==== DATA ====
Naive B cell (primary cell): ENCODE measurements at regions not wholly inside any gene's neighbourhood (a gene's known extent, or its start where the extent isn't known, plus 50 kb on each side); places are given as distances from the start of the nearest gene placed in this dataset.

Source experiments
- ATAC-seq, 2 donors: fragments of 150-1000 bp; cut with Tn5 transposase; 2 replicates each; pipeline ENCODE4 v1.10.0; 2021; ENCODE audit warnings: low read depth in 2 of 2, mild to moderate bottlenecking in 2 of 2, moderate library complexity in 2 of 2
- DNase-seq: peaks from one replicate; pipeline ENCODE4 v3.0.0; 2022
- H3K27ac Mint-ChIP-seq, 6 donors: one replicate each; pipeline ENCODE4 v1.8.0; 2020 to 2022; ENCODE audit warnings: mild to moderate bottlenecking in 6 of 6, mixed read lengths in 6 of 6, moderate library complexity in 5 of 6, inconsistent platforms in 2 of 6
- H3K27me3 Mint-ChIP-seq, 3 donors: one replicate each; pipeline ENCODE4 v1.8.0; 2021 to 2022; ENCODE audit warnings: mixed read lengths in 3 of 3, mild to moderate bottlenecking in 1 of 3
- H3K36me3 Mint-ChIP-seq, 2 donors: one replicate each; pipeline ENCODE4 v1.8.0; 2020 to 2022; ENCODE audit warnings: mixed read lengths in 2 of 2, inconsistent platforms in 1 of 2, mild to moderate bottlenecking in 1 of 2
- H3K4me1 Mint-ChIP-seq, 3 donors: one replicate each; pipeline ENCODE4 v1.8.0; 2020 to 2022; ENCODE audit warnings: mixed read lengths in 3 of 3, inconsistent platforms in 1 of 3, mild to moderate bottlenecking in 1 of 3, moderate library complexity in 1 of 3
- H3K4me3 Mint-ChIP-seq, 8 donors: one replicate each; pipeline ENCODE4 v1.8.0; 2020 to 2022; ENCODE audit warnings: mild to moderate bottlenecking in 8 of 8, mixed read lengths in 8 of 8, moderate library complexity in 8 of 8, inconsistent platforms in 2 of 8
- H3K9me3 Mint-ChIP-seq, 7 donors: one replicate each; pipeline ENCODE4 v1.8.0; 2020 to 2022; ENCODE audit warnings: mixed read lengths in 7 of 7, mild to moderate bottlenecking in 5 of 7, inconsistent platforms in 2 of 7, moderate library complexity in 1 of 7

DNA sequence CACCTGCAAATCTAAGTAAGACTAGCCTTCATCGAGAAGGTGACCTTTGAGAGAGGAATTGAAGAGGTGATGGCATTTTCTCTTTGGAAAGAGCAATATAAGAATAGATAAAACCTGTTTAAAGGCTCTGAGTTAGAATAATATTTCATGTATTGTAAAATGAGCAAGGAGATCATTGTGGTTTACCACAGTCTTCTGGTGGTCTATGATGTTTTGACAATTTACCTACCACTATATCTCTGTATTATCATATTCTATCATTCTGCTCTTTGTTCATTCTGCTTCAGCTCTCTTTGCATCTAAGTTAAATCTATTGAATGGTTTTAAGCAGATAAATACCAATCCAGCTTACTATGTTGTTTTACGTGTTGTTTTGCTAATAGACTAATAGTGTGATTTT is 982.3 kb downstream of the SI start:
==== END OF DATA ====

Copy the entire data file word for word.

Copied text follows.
Naive B cell (primary cell): ENCODE measurements at regions not wholly inside any gene's neighbourhood (a gene's known extent, or its start where the extent isn't known, plus 50 kb on each side); places are given as distances from the start of the nearest gene placed in this dataset.

Source experiments
- ATAC-seq, 2 donors: fragments of 150-1000 bp; cut with Tn5 transposase; 2 replicates each; pipeline ENCODE4 v1.10.0; 2021; ENCODE audit warnings: low read depth in 2 of 2, mild to moderate bottlenecking in 2 of 2, moderate library complexity in 2 of 2
- DNase-seq: peaks from one replicate; pipeline ENCODE4 v3.0.0; 2022
- H3K27ac Mint-ChIP-seq, 6 donors: one replicate each; pipeline ENCODE4 v1.8.0; 2020 to 2022; ENCODE audit warnings: mild to moderate bottlenecking in 6 of 6, mixed read lengths in 6 of 6, moderate library complexity in 5 of 6, inconsistent platforms in 2 of 6
- H3K27me3 Mint-ChIP-seq, 3 donors: one replicate each; pipeline ENCODE4 v1.8.0; 2021 to 2022; ENCODE audit warnings: mixed read lengths in 3 of 3, mild to moderate bottlenecking in 1 of 3
- H3K36me3 Mint-ChIP-seq, 2 donors: one replicate each; pipeline ENCODE4 v1.8.0; 2020 to 2022; ENCODE audit warnings: mixed read lengths in 2 of 2, inconsistent platforms in 1 of 2, mild to moderate bottlenecking in 1 of 2
- H3K4me1 Mint-ChIP-seq, 3 donors: one replicate each; pipeline ENCODE4 v1.8.0; 2020 to 2022; ENCODE audit warnings: mixed read lengths in 3 of 3, inconsistent platforms in 1 of 3, mild to moderate bottlenecking in 1 of 3, moderate library complexity in 1 of 3
- H3K4me3 Mint-ChIP-seq, 8 donors: one replicate each; pipeline ENCODE4 v1.8.0; 2020 to 2022; ENCODE audit warnings: mild to moderate bottlenecking in 8 of 8, mixed read lengths in 8 of 8, moderate library complexity in 8 of 8, inconsistent platforms in 2 of 8
- H3K9me3 Mint-ChIP-seq, 7 donors: one replicate each; pipeline ENCODE4 v1.8.0; 2020 to 2022; ENCODE audit warnings: mixed read lengths in 7 of 7, mild to moderate bottlenecking in 5 of 7, inconsistent platforms in 2 of 7, moderate library complexity in 1 of 7

DNA sequence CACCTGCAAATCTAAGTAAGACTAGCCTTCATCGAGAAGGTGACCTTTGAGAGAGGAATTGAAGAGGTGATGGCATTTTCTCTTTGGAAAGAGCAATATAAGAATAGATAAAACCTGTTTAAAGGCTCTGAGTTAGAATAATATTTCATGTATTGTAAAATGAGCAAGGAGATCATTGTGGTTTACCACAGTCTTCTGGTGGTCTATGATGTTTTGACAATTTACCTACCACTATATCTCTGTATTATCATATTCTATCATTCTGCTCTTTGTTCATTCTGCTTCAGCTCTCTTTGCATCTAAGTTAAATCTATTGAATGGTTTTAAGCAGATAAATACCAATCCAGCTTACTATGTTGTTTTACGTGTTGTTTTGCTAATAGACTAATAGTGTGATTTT is 982.3 kb downstream of the SI start: